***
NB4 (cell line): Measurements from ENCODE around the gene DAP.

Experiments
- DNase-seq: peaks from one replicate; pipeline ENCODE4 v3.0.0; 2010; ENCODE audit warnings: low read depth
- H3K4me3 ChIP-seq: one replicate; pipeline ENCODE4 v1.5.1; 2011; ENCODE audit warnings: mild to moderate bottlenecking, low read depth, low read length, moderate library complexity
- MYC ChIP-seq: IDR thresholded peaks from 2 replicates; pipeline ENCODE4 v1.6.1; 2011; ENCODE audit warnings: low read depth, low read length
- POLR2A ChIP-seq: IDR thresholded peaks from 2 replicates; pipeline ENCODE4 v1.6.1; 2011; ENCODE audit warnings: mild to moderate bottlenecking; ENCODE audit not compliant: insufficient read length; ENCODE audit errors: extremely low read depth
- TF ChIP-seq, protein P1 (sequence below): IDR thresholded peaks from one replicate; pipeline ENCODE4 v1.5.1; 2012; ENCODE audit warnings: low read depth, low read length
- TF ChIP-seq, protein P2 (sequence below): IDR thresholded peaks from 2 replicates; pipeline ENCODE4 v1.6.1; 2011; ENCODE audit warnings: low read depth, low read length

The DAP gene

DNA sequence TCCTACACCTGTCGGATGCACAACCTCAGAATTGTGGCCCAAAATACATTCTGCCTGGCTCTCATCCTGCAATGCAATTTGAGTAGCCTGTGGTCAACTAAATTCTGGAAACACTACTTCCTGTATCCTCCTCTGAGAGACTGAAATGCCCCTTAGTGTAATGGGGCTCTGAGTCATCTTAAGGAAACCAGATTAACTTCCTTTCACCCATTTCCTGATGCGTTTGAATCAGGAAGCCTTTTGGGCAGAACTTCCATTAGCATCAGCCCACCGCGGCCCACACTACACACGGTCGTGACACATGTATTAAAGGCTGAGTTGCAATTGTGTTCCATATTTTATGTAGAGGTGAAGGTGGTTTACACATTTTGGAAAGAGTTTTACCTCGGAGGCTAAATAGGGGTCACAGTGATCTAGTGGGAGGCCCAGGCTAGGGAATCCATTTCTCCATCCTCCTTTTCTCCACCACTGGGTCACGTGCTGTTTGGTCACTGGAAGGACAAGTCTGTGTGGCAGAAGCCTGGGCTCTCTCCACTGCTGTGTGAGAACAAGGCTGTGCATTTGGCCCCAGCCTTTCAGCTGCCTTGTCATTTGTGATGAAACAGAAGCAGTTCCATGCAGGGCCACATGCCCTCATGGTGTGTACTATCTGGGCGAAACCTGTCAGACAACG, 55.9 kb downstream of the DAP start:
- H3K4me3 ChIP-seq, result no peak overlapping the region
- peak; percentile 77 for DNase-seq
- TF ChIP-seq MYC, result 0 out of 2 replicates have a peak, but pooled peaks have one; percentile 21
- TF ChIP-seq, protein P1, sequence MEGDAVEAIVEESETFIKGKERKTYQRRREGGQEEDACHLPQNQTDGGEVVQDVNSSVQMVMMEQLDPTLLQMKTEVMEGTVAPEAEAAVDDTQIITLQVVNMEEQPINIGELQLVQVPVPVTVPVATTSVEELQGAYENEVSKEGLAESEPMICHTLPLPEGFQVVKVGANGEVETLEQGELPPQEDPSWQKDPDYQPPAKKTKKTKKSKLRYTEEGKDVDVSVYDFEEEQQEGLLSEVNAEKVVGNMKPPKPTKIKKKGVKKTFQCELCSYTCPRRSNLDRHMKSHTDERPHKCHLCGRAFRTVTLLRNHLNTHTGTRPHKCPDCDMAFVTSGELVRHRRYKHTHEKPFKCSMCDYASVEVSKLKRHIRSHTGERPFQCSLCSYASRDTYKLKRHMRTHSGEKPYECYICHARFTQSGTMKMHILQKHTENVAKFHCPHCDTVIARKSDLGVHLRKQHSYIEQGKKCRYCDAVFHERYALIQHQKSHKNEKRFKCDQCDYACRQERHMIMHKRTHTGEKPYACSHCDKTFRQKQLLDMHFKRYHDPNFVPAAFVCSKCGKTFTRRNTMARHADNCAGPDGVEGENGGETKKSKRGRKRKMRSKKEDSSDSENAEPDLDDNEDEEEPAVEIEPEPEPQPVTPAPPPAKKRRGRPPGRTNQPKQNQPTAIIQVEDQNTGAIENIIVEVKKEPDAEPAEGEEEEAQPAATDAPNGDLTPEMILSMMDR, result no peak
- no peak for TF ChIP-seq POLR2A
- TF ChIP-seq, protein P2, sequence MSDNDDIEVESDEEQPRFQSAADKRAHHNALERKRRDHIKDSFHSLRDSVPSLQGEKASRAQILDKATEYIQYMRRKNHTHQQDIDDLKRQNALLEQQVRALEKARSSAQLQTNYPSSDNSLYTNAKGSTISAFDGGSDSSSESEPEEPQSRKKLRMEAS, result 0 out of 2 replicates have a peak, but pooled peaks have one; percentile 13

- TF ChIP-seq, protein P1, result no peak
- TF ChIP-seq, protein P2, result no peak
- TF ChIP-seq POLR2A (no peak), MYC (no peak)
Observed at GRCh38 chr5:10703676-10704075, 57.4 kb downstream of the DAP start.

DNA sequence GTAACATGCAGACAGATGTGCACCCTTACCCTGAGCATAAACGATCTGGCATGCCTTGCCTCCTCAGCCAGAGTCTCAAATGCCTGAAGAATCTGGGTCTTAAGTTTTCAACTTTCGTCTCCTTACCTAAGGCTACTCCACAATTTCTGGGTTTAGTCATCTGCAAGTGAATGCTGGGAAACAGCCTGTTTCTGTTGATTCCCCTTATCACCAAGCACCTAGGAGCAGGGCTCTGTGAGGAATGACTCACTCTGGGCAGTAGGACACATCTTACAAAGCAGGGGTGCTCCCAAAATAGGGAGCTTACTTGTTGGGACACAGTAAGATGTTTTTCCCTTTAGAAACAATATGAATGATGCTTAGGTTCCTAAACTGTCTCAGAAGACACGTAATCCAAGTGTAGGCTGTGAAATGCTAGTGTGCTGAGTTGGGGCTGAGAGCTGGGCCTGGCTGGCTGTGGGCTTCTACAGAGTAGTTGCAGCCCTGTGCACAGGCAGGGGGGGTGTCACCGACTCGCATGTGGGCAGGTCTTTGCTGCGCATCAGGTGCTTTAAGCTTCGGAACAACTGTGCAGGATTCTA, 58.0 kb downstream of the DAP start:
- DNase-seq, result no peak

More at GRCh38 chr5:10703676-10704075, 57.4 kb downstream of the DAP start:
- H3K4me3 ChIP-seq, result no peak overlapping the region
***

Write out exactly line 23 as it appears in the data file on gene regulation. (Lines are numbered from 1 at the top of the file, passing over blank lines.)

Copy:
More at GRCh38 chr5:10703676-10704075, 57.4 kb downstream of the DAP start: